Mentions: In most of the currently recognized genera of Xylariaceae the asci contain eight spores. Exceptions include Wawelia, with 4-spored asci (Minter & Webster 1983, Lundqvist 1992) and Thuemenella with 6-spored asci (Samuels & Rossman 1992). In general, the xylariaceous ascus is cylindrical and possesses a stipe. In Biscogniauxia the stipe is frequently short in relation to the spore-containing part of the ascus, whilst in Xylaria and Kretzschmaria the stipes are usually long. Hypoxylon begae, H. haematostroma and H. polyporum are notable within the genus for their very long stipes which appear to have diagnostic value (Ju & Rogers 1996). The apical tip of the ascus is usually rounded and encloses an apical apparatus which is mostly amyloid, staining blue in Melzer’s iodine reagent. There are a number of taxa in which no apical apparatus can be seen by light microscopy although the possibility of some remnant structures cannot be excluded as such taxa have not yet been studied by transmission electron microscopy. The shape and size of the apical apparatus is one of the more important taxonomic features exhibited in Xylariaceae (Fig. 2). The general appearance of the apical apparatus has been successfully applied in taxonomic studies of the family (e.g. Munk 1957, Carroll 1963, 1964, Martin 1967, 1968a, b, 1969a, b, Krug & Cain 1974a, b, Francis 1975, Rogers 1979, Læssøe et al. 1989, van der Gucht 1995, Ju & Rogers 1996, Whalley 1996). Unfortunately, a number of important taxonomic studies in the family have not considered this feature. On the basis of shape and size, at least five types of amyloid apical apparatus can be recognized plus a category in which there is no visible apparatus:1)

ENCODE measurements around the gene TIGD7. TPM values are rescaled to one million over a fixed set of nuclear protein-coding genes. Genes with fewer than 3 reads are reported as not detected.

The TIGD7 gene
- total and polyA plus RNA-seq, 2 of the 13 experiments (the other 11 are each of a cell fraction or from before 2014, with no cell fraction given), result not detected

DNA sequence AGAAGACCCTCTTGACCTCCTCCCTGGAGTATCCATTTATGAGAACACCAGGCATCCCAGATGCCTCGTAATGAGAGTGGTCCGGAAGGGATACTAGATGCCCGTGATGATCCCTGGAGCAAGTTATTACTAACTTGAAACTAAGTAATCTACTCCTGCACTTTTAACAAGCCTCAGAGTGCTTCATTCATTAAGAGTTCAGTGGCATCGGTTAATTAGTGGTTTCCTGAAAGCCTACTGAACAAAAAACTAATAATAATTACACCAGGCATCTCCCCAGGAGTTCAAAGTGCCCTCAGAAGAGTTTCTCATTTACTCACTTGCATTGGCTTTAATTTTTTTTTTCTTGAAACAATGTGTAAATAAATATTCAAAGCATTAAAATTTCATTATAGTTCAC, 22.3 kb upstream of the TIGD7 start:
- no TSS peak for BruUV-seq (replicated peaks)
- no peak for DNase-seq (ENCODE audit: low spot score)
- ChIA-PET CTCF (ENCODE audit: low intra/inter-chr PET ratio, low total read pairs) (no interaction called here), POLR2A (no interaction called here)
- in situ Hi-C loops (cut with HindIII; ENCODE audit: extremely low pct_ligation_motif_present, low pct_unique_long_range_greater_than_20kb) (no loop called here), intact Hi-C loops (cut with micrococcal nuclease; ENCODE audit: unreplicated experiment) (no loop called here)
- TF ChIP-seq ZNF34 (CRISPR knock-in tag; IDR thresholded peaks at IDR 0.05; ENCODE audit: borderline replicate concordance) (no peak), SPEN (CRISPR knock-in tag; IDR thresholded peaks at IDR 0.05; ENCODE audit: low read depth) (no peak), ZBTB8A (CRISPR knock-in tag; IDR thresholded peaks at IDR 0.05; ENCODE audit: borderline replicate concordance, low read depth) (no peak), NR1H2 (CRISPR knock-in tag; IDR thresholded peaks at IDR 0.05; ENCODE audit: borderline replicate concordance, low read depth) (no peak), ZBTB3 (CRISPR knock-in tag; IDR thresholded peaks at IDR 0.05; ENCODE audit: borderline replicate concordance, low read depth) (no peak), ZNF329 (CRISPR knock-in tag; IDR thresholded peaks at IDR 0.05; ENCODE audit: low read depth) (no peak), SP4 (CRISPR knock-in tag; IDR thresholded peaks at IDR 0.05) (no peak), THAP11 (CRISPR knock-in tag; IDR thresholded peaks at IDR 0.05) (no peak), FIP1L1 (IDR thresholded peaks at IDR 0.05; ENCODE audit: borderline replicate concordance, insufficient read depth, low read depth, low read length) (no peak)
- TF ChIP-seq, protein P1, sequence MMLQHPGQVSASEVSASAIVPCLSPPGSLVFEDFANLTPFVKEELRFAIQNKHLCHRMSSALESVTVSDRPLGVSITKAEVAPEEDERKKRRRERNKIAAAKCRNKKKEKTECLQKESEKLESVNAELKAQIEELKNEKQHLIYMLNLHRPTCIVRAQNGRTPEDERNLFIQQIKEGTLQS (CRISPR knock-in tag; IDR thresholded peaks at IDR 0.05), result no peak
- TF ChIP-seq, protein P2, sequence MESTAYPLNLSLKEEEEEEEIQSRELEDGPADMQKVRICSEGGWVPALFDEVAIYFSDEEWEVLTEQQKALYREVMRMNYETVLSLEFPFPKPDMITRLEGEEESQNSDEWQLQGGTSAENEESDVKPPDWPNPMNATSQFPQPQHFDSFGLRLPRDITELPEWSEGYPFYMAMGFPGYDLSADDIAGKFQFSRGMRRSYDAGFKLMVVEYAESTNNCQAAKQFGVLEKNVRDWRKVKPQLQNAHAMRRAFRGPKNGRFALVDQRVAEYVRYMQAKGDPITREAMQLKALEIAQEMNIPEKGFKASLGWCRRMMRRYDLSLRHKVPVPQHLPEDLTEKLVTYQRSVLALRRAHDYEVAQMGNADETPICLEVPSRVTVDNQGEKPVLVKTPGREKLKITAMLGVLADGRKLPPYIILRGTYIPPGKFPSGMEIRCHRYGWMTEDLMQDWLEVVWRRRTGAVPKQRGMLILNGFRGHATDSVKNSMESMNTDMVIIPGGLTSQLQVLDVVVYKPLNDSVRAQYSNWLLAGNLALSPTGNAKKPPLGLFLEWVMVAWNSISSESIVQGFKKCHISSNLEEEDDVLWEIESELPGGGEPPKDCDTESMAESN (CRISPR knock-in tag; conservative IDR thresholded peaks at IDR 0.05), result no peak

Ascus apical apparatus and ascospore characters in Xylariaceae.

Suwannasai N, Whalley MA, Whalley AJ, Thienhirun S, Sihanonth P - IMA Fungus (2012)